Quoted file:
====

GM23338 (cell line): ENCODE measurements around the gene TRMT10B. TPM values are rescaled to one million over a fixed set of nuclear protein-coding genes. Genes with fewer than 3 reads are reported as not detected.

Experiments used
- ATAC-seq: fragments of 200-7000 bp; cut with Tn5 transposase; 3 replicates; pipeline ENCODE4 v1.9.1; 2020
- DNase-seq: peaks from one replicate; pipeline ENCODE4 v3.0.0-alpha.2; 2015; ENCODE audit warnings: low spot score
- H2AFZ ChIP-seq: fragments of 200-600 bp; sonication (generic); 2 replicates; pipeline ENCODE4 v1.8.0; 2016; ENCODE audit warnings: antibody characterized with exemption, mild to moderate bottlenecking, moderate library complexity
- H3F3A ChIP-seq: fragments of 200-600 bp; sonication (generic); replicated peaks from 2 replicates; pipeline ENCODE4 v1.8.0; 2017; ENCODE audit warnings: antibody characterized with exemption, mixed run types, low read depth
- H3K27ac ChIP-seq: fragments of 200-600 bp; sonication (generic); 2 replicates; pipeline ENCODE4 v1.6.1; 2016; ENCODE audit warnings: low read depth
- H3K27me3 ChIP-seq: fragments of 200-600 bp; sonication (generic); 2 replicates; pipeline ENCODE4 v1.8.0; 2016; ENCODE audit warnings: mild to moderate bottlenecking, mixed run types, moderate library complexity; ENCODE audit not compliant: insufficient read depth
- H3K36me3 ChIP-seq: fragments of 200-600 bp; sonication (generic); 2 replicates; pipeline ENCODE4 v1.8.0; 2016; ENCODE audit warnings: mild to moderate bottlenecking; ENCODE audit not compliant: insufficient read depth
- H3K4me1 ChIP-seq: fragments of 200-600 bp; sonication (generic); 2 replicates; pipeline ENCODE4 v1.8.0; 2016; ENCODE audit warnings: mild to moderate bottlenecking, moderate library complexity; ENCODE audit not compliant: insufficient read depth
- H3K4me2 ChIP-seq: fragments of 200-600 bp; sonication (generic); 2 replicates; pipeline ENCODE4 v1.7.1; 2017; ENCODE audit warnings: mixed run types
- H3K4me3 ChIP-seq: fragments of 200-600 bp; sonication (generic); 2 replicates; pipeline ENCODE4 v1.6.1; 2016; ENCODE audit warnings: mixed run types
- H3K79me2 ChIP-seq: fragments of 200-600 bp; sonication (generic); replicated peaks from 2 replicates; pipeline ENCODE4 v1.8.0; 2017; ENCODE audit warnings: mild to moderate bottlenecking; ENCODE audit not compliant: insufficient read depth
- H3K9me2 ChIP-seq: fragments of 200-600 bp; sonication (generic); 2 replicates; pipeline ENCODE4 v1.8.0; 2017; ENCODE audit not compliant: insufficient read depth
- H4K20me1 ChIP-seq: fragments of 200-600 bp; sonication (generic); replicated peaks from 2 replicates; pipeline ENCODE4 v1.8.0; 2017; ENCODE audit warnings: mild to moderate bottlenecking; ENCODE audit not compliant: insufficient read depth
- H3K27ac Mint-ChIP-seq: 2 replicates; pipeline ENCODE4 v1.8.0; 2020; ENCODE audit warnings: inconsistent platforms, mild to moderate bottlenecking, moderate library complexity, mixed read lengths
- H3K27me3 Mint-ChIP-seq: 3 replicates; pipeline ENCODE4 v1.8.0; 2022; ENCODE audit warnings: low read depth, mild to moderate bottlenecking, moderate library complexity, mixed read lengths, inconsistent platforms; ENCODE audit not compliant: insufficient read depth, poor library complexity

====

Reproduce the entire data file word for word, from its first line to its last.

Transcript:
GM23338 (cell line): ENCODE measurements around the gene TRMT10B. TPM values are rescaled to one million over a fixed set of nuclear protein-coding genes. Genes with fewer than 3 reads are reported as not detected.

Experiments used
- ATAC-seq: fragments of 200-7000 bp; cut with Tn5 transposase; 3 replicates; pipeline ENCODE4 v1.9.1; 2020
- DNase-seq: peaks from one replicate; pipeline ENCODE4 v3.0.0-alpha.2; 2015; ENCODE audit warnings: low spot score
- H2AFZ ChIP-seq: fragments of 200-600 bp; sonication (generic); 2 replicates; pipeline ENCODE4 v1.8.0; 2016; ENCODE audit warnings: antibody characterized with exemption, mild to moderate bottlenecking, moderate library complexity
- H3F3A ChIP-seq: fragments of 200-600 bp; sonication (generic); replicated peaks from 2 replicates; pipeline ENCODE4 v1.8.0; 2017; ENCODE audit warnings: antibody characterized with exemption, mixed run types, low read depth
- H3K27ac ChIP-seq: fragments of 200-600 bp; sonication (generic); 2 replicates; pipeline ENCODE4 v1.6.1; 2016; ENCODE audit warnings: low read depth
- H3K27me3 ChIP-seq: fragments of 200-600 bp; sonication (generic); 2 replicates; pipeline ENCODE4 v1.8.0; 2016; ENCODE audit warnings: mild to moderate bottlenecking, mixed run types, moderate library complexity; ENCODE audit not compliant: insufficient read depth
- H3K36me3 ChIP-seq: fragments of 200-600 bp; sonication (generic); 2 replicates; pipeline ENCODE4 v1.8.0; 2016; ENCODE audit warnings: mild to moderate bottlenecking; ENCODE audit not compliant: insufficient read depth
- H3K4me1 ChIP-seq: fragments of 200-600 bp; sonication (generic); 2 replicates; pipeline ENCODE4 v1.8.0; 2016; ENCODE audit warnings: mild to moderate bottlenecking, moderate library complexity; ENCODE audit not compliant: insufficient read depth
- H3K4me2 ChIP-seq: fragments of 200-600 bp; sonication (generic); 2 replicates; pipeline ENCODE4 v1.7.1; 2017; ENCODE audit warnings: mixed run types
- H3K4me3 ChIP-seq: fragments of 200-600 bp; sonication (generic); 2 replicates; pipeline ENCODE4 v1.6.1; 2016; ENCODE audit warnings: mixed run types
- H3K79me2 ChIP-seq: fragments of 200-600 bp; sonication (generic); replicated peaks from 2 replicates; pipeline ENCODE4 v1.8.0; 2017; ENCODE audit warnings: mild to moderate bottlenecking; ENCODE audit not compliant: insufficient read depth
- H3K9me2 ChIP-seq: fragments of 200-600 bp; sonication (generic); 2 replicates; pipeline ENCODE4 v1.8.0; 2017; ENCODE audit not compliant: insufficient read depth
- H4K20me1 ChIP-seq: fragments of 200-600 bp; sonication (generic); replicated peaks from 2 replicates; pipeline ENCODE4 v1.8.0; 2017; ENCODE audit warnings: mild to moderate bottlenecking; ENCODE audit not compliant: insufficient read depth
- H3K27ac Mint-ChIP-seq: 2 replicates; pipeline ENCODE4 v1.8.0; 2020; ENCODE audit warnings: inconsistent platforms, mild to moderate bottlenecking, moderate library complexity, mixed read lengths
- H3K27me3 Mint-ChIP-seq: 3 replicates; pipeline ENCODE4 v1.8.0; 2022; ENCODE audit warnings: low read depth, mild to moderate bottlenecking, moderate library complexity, mixed read lengths, inconsistent platforms; ENCODE audit not compliant: insufficient read depth, poor library complexity